"Super Cool Tin", available anywhere performance VW parts are sold, is the easiest proper way to get a decent set of bottom baffles. Ideally, there should be a lower plenum, to build a LOW pressure area on the underside of the engine, with an outlet area 20-30 percent bigger than the inlets.

You can get brand new 1600 cc hydraulic lifter engines with full flow oil filtration for about $1400 long block. It a very tempting idea to just pop a shrink fit hub on one of them and go fly. GPASC's 1600 cc engine kits are only slightly more money, and have more parts you need, like prop hubs; they may be well worth it. A new trend in the VW business is “zero-time” engines assembled (in the US, generally) with all new parts. You can get them from many sources, at nice prices, but they are all solid lifter engines. However, after my initial enthusiasm for hydraulic lifters in Type I/II/III engines, I’m cooling my jets on that idea. A correspondent who fitted a BeetleMex “juicer” engine found the lifters would leak down, and would only pump up after 30 minutes of noisy running. My own engine will have solid lifters.

I've been asked about inverted oil systems for VW aeroengines, here is what I think.  More to the point, EVERY VW aeroengine should have a full-flow filtration system (NOT an aftermarket pump-filter, although the new VwdoMexico unit may be good enough), and a full-flow oil cooler, which could be the stock “doghouse” cooler laid flat with a suitable adapter from GPASC (although Veeduber points out some drawbacks with this attractively simple system…), or a J.C Whitney or Mesa stacked plate cooler mounted …wherever it will fit. Another link on how to full-flow a case.

I also keep getting asked about turbocharging. The short answer: it's generally a bad idea on Type I engines, it's marginally less so on Type IV. Turbos put more heat into the engine than the heads can deal with. There are other complications, particularly with the oil system. Read this Dan Diehl article almost 20 years old on his experiences. If you live some place (South Africa, for instance) where big cylinders and cranks for increasing your displacement are expensive and scarce, but turbochargers out of wrecks are cheap, it may make sense; all others should give this a miss. Dan took the turbo off after a few years, since he was too fast for his buddies to keep up with it on, and keeping it happy required a fair amount of attention.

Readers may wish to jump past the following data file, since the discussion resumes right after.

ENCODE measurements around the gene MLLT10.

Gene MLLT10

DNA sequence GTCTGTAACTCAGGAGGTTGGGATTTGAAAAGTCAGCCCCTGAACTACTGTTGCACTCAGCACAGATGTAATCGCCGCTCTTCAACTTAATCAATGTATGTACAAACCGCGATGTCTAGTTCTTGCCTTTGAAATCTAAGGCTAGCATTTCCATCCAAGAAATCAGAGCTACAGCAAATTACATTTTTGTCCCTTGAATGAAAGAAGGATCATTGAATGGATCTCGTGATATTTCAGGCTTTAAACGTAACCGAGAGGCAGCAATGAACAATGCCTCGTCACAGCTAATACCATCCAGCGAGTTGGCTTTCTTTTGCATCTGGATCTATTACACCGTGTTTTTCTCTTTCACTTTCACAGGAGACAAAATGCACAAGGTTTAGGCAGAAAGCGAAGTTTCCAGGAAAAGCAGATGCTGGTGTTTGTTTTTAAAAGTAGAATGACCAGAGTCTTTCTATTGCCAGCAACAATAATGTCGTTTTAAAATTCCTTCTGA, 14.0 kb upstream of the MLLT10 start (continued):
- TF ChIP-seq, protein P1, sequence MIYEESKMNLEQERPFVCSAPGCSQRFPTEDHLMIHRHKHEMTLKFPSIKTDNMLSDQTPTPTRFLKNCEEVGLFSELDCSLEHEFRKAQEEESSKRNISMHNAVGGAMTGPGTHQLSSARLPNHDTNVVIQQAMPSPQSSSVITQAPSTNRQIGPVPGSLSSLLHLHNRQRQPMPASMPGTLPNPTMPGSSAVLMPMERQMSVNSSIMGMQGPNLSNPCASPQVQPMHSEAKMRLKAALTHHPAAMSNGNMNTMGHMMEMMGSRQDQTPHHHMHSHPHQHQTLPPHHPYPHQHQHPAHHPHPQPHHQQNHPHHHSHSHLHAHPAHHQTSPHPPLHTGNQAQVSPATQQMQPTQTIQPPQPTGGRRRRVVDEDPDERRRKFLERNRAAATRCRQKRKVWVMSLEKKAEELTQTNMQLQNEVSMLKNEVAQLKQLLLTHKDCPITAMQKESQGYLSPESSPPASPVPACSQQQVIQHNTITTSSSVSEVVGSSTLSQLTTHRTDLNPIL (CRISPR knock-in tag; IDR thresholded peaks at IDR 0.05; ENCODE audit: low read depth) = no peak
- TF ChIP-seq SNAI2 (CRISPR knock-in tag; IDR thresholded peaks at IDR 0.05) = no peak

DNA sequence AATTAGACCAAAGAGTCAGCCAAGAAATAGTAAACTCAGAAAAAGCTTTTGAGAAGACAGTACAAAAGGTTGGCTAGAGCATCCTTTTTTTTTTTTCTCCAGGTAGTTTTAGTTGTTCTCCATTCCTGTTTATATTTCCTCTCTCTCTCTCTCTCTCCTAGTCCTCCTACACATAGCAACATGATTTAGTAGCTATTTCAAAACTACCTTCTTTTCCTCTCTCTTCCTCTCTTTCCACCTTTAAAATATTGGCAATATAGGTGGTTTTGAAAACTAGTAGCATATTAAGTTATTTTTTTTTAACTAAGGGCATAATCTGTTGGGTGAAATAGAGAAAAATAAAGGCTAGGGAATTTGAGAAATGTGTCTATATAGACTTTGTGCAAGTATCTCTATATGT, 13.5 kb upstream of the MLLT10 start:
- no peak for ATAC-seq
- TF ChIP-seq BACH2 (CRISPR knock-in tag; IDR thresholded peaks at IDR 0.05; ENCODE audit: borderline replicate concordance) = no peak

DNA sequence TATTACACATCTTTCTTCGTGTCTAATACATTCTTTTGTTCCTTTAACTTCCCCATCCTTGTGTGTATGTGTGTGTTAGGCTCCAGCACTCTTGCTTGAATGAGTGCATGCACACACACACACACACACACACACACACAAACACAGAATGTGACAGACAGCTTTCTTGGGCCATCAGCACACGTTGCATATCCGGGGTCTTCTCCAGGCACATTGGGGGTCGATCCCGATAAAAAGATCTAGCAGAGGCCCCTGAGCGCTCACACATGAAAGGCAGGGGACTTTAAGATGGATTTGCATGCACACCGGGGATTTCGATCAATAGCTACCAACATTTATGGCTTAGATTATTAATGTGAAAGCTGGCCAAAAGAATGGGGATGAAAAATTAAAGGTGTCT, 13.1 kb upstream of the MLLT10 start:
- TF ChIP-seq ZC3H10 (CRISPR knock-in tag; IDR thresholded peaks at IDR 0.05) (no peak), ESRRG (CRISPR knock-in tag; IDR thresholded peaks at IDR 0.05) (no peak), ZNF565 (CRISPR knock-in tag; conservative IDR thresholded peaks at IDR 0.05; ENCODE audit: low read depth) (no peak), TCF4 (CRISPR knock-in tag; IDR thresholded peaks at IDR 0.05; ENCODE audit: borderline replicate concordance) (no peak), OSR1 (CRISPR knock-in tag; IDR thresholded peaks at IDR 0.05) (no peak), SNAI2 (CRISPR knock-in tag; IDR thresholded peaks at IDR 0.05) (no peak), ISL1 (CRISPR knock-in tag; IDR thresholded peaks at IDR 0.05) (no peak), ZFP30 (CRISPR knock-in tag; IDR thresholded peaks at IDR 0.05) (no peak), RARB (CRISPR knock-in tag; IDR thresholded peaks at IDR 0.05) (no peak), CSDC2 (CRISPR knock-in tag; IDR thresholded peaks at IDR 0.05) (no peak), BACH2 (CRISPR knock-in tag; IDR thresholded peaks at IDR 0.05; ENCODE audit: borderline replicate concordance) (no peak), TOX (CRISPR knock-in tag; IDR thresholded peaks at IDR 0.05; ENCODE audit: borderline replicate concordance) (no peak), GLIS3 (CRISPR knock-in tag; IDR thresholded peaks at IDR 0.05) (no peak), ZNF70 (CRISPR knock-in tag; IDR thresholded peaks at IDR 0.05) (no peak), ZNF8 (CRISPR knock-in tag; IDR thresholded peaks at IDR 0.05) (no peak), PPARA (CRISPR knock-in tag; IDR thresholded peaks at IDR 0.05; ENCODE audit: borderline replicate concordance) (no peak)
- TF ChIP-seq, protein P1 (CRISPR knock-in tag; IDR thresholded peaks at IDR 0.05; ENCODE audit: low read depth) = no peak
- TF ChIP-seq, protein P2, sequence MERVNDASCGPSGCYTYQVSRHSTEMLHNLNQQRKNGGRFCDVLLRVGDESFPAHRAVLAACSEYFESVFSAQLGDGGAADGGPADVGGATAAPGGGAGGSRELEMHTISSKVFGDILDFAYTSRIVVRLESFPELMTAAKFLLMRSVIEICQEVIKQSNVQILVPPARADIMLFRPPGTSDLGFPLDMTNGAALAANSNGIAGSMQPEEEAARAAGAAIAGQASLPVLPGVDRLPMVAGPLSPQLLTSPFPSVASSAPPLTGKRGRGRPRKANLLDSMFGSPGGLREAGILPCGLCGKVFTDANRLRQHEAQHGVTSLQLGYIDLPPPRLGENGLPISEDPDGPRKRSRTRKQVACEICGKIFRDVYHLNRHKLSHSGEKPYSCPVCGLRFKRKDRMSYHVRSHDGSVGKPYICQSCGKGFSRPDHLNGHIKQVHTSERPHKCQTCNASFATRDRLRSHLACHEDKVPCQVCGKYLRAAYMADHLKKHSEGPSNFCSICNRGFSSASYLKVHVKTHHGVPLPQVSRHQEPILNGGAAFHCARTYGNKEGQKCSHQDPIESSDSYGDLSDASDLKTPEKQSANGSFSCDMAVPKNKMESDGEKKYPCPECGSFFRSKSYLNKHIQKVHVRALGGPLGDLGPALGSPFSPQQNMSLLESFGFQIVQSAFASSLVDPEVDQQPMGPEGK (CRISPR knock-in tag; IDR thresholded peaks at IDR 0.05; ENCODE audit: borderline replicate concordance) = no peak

Carbs: A Mikuni HS-42, a Tillotson Model X, a Revflow, or one of the new Aero-Conversions (Sonex) "POSA for the new Millennium" carbs. Or the Zeniths GPASC sells. I have more to say on the subject. And speaking of Posa's, yes, they can be made to work reliably.

The GPASC rear drive setup looks promising. The down side is that a complete package will cost about $500 more than a comparable setup using the Diehl case, there may be a slight weight penalty over a "full house" Diehl case engine (certainly some over an X-casting or other bare bones setup), and there are no cowlings yet to fit this setup - Steve's working on it. A guy on the VW Aero Engines list is working with one of them, and in a tractor setup, it's not easy to cowl. May be better as a pusher.